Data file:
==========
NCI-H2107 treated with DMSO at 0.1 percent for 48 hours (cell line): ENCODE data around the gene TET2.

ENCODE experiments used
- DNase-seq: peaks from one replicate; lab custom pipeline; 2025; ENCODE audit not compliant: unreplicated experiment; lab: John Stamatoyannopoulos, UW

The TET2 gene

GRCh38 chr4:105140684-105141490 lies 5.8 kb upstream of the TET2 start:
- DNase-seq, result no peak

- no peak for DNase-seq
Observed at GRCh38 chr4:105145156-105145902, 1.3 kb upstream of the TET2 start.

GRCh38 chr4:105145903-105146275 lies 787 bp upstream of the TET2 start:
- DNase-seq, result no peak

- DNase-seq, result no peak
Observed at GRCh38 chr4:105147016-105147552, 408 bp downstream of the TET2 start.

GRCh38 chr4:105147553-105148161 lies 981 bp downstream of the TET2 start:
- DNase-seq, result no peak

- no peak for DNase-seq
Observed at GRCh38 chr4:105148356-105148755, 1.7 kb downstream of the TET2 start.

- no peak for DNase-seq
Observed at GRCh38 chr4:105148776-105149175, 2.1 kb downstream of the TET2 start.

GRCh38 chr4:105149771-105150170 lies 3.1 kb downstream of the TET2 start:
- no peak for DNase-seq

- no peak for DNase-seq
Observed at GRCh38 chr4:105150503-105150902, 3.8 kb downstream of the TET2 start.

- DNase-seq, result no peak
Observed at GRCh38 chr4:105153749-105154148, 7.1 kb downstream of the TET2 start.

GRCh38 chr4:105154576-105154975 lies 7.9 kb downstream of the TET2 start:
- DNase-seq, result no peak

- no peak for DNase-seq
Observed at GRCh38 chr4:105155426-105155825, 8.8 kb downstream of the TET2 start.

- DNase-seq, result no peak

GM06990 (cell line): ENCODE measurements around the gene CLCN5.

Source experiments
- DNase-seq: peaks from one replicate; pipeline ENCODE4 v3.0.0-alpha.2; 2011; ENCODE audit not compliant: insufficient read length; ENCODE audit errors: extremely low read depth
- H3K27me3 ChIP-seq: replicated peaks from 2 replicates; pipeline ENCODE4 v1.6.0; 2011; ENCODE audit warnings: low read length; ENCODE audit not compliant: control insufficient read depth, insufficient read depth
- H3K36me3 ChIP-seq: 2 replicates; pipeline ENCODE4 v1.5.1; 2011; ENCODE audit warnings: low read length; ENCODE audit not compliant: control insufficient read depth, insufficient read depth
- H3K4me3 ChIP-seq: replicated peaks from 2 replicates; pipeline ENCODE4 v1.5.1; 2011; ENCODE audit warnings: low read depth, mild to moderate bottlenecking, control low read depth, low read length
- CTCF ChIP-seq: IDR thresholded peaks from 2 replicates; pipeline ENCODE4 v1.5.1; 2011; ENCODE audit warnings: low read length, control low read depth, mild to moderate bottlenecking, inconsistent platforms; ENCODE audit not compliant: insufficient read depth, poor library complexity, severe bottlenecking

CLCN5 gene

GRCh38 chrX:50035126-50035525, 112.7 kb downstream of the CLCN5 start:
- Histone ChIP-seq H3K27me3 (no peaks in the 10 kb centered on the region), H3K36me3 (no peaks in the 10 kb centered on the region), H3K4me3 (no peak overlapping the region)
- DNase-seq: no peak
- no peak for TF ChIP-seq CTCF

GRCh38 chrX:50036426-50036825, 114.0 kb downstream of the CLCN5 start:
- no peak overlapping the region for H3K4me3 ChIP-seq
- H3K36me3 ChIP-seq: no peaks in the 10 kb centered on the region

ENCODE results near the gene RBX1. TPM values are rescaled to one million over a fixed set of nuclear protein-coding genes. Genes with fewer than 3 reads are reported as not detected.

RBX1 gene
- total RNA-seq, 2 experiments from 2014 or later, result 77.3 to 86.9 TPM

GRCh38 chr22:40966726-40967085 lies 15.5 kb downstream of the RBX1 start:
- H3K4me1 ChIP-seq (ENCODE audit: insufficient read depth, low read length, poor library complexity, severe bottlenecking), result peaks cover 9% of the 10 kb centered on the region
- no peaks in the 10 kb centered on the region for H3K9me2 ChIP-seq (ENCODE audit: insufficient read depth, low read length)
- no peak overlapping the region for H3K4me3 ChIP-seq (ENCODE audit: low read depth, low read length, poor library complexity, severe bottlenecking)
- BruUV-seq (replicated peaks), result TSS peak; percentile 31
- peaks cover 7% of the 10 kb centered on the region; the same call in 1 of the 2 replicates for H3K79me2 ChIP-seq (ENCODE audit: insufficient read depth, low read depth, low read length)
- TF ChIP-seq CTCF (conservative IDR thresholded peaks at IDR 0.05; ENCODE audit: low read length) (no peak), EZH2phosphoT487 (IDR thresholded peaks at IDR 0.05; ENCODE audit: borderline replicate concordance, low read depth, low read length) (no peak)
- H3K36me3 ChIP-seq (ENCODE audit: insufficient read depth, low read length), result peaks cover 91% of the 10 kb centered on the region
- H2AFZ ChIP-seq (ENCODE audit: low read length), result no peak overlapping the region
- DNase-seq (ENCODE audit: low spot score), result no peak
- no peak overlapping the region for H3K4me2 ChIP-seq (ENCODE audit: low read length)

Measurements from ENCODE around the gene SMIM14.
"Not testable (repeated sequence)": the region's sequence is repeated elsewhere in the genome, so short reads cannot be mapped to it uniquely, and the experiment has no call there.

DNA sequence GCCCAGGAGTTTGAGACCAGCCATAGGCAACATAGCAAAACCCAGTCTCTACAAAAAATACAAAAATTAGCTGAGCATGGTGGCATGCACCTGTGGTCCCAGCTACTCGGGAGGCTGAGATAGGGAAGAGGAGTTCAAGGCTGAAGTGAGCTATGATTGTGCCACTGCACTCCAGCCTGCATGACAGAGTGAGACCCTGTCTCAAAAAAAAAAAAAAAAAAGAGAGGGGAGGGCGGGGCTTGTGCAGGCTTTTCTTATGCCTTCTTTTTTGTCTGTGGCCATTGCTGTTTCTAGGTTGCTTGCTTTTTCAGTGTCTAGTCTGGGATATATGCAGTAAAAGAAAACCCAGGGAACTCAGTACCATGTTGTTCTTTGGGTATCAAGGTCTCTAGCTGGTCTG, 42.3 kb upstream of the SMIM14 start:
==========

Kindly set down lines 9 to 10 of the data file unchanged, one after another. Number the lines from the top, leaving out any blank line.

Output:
GRCh38 chr4:105145903-105146275 lies 787 bp upstream of the TET2 start:
- DNase-seq, result no peak